Are the Classics the Stories We Don’t Forget? – Classics of Science Fiction


I’ve been writing about science fiction short stories from 1957 for the past two months, but I realized today I’ve already forgotten most of them. I can’t tell if that memory loss is due to aging or forgettable stories. No science fiction story from 1957 made it to The Classics of Science Fiction Short Stories list. To get on that list a short story needs eight recommendations that we call citations. Here are the 1957 SF stories in our citation database, a total of 43. For our Facebook group discussion we read 23:

The most remembered story by our system was “Call Me Joe” by Poul Anderson. It had six citations. Next was “Omnilingual” by H. Beam Piper with four citations. I remember both of those stories very well because I’ve read them multiple times over the decades. “Call Me Joe” was included in the Science Fiction Hall of Fame volumes, which helps it to be remembered. “Omnilingual” is much less famous, as is its author, H. Beam Piper.

My favorite, and most remembered SF story from 1957 is “The Menace from Earth” by Robert A. Heinlein. Heinlein is famous, and that helps his stories to be remembered. I love and remember this story because I love Heinlein’s juveniles, the twelve YA novels he published in the 1940s and 1950s with Charles Scribner’s Sons. I feel “The Menace from Earth” is the only Heinlein juvenile short story. However, “The Menace from Earth” has not been popular with our group. It only has three citations in CSFquery. If you look at the list of Heinlein’s stories, and sort the list on citations, you’ll see “The Menace from Earth” isn’t one of Heinlein’s most remembered stories.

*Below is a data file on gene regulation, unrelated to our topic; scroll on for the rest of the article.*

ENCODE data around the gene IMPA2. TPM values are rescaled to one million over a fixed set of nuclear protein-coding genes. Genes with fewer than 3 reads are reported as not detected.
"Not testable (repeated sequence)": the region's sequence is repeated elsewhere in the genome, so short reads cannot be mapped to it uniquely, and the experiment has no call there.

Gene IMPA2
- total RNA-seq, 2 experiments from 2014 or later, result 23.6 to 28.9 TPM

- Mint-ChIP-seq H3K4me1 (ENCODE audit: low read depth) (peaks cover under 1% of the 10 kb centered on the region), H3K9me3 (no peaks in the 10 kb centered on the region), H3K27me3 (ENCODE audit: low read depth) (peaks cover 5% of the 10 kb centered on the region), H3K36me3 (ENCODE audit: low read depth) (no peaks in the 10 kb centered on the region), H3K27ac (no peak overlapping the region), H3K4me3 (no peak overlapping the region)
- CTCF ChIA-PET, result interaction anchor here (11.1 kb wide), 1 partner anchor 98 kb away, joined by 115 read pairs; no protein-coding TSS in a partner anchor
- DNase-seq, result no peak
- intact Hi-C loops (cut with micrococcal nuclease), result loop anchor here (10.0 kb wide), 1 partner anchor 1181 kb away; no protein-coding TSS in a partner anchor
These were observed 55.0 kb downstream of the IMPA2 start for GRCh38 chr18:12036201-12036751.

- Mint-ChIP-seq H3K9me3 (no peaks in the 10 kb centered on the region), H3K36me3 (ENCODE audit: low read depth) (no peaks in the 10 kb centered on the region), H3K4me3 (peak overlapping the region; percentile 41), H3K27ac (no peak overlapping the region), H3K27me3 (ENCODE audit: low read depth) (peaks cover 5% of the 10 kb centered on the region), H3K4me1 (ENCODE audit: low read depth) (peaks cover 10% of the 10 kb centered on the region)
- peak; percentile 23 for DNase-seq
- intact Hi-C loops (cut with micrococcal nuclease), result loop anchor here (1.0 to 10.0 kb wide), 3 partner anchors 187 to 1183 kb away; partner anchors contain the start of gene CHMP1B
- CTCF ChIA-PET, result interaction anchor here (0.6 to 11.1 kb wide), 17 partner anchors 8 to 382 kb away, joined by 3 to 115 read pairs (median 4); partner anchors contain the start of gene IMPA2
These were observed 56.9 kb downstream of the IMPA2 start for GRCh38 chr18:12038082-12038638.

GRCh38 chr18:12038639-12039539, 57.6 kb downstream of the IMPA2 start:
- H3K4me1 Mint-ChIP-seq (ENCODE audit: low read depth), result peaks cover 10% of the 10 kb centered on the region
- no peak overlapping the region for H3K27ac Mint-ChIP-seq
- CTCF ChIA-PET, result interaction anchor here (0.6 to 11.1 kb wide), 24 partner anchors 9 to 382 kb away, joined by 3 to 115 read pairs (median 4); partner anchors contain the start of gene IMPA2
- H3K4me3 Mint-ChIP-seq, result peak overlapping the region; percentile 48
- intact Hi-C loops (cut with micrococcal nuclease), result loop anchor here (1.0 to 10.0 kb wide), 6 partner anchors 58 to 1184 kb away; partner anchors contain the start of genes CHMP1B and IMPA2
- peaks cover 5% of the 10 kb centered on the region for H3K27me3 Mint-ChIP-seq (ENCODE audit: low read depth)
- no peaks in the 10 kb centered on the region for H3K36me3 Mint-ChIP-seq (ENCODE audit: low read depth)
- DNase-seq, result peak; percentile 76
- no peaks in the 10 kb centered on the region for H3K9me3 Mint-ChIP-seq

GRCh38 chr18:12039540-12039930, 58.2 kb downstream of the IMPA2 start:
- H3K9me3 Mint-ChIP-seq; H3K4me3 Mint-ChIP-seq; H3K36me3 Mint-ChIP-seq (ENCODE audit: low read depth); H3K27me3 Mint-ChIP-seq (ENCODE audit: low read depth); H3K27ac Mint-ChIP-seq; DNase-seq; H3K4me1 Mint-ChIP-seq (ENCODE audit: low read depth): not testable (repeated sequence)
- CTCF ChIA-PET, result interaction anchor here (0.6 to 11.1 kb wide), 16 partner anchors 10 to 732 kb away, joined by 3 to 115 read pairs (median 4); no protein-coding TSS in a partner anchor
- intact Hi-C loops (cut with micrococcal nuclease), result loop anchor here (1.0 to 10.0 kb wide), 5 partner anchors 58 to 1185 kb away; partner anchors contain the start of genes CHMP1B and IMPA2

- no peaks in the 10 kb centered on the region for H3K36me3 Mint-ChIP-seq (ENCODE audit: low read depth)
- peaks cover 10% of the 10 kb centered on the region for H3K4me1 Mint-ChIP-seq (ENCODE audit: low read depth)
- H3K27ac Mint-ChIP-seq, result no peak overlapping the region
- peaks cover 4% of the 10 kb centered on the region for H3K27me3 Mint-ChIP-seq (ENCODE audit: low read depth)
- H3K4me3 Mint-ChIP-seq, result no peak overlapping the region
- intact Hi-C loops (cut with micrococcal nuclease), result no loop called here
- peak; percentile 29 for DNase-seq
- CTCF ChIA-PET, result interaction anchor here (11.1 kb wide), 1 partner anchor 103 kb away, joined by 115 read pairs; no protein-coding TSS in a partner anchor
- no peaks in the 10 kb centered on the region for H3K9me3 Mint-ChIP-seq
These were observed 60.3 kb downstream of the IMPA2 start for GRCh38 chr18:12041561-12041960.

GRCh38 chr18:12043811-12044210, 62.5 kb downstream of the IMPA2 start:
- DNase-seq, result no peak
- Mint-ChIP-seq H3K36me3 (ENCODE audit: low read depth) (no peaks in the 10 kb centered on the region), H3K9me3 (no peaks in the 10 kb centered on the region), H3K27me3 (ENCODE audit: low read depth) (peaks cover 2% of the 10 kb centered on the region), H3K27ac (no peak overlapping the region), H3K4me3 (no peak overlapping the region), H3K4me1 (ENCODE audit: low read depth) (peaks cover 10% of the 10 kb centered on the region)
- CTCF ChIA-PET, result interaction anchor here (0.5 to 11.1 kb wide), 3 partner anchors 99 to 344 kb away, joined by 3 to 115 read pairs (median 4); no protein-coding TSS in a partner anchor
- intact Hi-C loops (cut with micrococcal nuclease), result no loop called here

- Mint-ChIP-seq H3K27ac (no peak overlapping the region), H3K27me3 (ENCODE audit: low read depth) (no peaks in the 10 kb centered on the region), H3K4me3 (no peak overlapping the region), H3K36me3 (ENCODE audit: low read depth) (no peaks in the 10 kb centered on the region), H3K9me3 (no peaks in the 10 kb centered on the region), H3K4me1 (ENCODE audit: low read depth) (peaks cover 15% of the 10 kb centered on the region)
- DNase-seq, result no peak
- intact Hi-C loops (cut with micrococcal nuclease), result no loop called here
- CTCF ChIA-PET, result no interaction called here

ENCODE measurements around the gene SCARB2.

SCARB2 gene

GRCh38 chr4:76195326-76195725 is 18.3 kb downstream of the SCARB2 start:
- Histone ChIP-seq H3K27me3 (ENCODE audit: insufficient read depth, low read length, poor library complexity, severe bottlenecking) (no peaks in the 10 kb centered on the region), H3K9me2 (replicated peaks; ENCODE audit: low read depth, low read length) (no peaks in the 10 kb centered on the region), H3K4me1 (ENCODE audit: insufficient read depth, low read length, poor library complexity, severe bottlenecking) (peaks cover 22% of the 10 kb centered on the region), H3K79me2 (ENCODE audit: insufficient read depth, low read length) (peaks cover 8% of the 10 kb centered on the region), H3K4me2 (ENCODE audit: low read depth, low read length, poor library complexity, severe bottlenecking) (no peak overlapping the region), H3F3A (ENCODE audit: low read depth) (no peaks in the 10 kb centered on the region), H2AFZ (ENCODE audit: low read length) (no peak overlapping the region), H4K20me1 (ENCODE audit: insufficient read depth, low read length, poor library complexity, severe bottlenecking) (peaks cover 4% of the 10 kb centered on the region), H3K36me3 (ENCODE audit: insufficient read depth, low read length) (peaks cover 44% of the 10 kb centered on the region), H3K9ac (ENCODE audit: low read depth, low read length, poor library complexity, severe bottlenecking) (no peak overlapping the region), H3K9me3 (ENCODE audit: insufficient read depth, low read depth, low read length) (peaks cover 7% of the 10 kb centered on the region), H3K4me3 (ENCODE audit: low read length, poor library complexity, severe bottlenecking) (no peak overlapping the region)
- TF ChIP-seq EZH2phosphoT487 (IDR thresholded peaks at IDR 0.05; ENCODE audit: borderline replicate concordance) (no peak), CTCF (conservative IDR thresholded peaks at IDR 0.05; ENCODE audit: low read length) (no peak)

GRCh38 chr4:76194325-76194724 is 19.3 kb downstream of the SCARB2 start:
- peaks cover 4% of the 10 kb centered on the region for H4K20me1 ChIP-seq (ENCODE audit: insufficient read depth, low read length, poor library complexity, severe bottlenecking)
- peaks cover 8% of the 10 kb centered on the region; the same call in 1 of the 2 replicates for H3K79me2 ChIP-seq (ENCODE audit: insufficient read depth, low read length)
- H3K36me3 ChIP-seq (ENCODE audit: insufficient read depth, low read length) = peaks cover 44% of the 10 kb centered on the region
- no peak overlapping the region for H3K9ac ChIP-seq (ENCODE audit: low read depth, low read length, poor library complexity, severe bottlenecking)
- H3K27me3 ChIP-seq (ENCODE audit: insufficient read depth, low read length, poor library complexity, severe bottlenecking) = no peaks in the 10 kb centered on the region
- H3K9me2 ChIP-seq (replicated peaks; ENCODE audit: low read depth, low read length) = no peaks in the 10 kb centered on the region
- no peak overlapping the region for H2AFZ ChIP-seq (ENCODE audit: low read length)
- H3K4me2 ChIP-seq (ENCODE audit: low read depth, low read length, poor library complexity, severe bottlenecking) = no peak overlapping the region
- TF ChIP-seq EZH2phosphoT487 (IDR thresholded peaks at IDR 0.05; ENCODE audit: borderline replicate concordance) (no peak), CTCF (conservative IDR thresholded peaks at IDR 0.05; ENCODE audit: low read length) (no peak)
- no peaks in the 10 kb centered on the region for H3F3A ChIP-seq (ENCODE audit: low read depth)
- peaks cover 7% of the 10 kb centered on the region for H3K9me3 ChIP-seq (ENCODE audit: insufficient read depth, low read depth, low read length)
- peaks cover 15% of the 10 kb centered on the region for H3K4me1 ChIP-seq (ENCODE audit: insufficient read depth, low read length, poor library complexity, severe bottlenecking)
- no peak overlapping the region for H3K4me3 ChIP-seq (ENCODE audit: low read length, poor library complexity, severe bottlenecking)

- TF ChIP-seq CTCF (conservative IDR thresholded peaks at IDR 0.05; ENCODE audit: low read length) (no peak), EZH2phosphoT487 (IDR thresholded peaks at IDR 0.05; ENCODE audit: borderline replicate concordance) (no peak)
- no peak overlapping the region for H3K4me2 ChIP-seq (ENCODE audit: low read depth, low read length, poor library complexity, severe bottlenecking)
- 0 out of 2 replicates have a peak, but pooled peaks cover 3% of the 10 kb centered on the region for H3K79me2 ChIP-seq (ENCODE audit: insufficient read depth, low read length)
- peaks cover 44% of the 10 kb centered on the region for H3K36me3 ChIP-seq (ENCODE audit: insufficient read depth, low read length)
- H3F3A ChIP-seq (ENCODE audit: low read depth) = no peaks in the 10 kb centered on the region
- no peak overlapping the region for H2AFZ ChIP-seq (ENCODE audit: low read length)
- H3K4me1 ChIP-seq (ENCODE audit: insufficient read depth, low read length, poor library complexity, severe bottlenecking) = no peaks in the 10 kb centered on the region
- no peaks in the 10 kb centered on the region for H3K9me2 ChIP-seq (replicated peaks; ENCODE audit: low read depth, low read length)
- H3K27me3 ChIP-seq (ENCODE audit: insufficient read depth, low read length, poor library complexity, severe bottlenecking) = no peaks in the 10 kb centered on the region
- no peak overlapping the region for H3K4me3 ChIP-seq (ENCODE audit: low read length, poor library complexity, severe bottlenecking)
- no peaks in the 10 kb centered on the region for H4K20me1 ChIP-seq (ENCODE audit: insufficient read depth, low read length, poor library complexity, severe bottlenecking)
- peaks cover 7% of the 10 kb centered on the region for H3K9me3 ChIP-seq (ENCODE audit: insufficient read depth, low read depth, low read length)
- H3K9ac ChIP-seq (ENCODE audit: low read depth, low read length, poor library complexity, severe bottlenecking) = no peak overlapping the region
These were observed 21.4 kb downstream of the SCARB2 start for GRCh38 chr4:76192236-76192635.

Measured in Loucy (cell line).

Dave Hook took a deep dive in 1957 and liked quite a few short stories. He read 102 stories, of which he rated 51 great or superlative. I wasn’t that generous. I wouldn’t call any of these stories great, and I would only use the description superlative for less than a dozen science fiction short stories ever published, such as “Flowers for Algernon,” “Fondly Fahrenheit,” or “Light of Other Days.”

“Omnilingual,” “Call Me Joe,” and “The Menace from Earth” are only very good stories in my opinion, but they are among my all-time favorites.

Besides the three I’ve already mentioned, I think I’ll only remember two others in the future, “The Language of Love” by Robert Sheckley and “Time Waits for Winthrop” by William Tenn, and I thought they were merely good because of their ideas. I say I’ll remember them because I’ve already remembered them for fifty years.

I liked “Small World” by William F. Nolan and “Game Preserve” by Rog Philips because they were gritty and dark. Both of which I read before, but I hadn’t remembered, and I think I’ll soon forget again.

I enjoyed reading all these 1957 stories as I read them. Sadly, most of them just aren’t that memorable.

James Wallace Harris, 4/30/24

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